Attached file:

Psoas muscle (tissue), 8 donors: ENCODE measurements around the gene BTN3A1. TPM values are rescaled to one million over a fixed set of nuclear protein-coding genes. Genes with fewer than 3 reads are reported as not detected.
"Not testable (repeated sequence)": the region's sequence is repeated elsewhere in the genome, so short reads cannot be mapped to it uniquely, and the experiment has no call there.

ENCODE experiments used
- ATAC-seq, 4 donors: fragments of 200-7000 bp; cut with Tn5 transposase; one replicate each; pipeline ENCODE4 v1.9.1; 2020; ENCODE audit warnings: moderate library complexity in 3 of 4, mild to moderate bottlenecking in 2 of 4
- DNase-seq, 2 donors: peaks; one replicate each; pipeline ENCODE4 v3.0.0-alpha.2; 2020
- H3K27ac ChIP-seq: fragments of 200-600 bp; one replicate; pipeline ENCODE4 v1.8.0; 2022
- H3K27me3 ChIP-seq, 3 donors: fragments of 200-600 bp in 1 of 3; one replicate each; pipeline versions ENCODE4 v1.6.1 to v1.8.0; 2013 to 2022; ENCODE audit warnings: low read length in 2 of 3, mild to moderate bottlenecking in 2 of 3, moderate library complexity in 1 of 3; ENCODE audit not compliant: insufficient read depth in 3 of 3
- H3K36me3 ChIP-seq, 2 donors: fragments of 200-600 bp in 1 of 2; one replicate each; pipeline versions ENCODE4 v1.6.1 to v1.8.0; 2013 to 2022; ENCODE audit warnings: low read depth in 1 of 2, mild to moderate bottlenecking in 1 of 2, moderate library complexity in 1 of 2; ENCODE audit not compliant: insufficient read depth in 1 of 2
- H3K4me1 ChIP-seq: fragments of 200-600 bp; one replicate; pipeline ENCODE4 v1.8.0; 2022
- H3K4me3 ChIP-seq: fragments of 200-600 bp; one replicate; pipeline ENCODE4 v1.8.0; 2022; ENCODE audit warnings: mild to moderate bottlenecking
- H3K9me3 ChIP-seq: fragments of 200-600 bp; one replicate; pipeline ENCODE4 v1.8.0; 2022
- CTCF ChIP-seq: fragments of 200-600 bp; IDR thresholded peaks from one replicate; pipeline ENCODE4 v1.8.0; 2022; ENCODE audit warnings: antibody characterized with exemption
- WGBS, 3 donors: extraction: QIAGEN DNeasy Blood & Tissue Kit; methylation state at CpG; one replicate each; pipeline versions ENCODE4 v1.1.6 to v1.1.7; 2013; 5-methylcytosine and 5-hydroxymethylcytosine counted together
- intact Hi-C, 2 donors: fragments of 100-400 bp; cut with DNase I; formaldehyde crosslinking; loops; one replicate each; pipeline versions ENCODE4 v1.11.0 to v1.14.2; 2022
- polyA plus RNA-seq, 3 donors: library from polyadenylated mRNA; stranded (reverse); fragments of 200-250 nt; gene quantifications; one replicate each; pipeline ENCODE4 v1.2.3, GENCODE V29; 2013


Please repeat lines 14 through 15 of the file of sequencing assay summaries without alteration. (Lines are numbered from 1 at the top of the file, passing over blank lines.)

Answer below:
- intact Hi-C, 2 donors: fragments of 100-400 bp; cut with DNase I; formaldehyde crosslinking; loops; one replicate each; pipeline versions ENCODE4 v1.11.0 to v1.14.2; 2022
- polyA plus RNA-seq, 3 donors: library from polyadenylated mRNA; stranded (reverse); fragments of 200-250 nt; gene quantifications; one replicate each; pipeline ENCODE4 v1.2.3, GENCODE V29; 2013